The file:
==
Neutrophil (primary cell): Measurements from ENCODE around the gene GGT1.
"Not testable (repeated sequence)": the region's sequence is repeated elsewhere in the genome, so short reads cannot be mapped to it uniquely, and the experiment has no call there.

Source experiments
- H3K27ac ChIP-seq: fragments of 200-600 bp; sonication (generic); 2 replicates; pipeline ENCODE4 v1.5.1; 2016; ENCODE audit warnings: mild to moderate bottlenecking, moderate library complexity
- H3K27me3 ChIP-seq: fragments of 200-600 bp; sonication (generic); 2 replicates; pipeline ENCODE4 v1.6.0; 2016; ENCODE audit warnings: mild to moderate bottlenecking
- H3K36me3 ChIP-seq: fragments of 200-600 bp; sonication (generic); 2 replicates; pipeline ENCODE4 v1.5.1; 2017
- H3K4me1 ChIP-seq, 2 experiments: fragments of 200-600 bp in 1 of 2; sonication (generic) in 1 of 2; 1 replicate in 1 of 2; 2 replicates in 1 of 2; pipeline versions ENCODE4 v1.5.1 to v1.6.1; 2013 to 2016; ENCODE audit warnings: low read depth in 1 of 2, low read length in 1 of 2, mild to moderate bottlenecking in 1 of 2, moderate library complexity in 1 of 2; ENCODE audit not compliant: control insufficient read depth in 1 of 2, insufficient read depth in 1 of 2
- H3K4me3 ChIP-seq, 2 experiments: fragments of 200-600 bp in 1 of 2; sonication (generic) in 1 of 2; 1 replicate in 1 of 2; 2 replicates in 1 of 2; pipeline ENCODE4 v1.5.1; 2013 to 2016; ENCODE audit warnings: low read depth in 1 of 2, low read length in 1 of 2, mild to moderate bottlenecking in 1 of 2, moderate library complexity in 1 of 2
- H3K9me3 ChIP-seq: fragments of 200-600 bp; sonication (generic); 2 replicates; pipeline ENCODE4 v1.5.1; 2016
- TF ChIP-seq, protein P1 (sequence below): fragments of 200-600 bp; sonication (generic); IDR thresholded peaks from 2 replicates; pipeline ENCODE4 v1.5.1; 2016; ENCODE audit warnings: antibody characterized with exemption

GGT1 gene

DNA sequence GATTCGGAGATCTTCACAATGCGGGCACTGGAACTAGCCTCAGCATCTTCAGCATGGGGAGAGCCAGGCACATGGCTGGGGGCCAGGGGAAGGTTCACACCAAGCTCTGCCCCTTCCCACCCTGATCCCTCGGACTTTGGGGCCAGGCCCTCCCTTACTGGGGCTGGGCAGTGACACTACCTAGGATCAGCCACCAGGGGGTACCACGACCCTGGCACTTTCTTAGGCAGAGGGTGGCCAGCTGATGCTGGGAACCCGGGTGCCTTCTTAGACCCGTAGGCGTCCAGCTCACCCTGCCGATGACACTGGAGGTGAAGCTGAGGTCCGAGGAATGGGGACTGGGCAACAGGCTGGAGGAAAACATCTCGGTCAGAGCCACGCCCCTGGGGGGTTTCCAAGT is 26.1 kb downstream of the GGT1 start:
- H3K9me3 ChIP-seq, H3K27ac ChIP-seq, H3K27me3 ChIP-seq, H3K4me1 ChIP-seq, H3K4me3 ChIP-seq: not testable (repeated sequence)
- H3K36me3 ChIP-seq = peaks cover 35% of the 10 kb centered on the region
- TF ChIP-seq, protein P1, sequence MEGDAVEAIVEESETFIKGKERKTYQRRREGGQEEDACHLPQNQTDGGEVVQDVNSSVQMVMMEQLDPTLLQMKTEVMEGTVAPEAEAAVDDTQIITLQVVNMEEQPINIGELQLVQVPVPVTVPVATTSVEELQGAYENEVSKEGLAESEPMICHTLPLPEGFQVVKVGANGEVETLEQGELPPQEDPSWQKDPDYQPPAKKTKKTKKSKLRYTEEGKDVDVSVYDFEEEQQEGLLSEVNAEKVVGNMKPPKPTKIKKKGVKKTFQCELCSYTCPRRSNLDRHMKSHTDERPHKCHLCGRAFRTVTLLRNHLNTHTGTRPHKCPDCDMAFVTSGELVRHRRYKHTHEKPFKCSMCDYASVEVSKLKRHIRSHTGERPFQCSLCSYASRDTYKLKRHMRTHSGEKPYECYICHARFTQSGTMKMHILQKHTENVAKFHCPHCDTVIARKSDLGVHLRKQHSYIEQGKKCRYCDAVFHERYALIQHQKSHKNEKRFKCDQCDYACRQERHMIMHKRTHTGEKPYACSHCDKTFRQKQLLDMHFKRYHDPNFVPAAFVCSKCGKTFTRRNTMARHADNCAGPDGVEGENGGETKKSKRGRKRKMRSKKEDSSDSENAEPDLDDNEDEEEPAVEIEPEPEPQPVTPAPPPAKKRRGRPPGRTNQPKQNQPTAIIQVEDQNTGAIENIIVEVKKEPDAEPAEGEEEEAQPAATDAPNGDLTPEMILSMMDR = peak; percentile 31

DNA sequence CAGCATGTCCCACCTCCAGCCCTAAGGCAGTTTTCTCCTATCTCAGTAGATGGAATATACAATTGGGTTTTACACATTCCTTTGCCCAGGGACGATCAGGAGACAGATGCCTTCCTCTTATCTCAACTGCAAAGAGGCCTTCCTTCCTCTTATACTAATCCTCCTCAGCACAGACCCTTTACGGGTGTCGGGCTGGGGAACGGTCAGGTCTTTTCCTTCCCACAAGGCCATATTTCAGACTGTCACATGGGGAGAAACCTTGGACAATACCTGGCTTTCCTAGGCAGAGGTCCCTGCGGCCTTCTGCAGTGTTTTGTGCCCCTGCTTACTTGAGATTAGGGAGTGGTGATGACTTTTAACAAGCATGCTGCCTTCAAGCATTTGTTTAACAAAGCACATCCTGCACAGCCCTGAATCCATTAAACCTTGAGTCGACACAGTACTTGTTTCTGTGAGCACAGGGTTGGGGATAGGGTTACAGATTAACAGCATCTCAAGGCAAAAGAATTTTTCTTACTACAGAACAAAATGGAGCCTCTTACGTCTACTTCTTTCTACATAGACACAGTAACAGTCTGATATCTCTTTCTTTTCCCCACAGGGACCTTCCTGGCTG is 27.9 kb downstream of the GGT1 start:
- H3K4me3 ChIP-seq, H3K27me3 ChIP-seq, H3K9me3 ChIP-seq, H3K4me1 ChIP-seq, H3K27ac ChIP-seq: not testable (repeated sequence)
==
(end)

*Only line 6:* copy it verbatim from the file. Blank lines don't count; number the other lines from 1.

- H3K36me3 ChIP-seq: fragments of 200-600 bp; sonication (generic); 2 replicates; pipeline ENCODE4 v1.5.1; 2017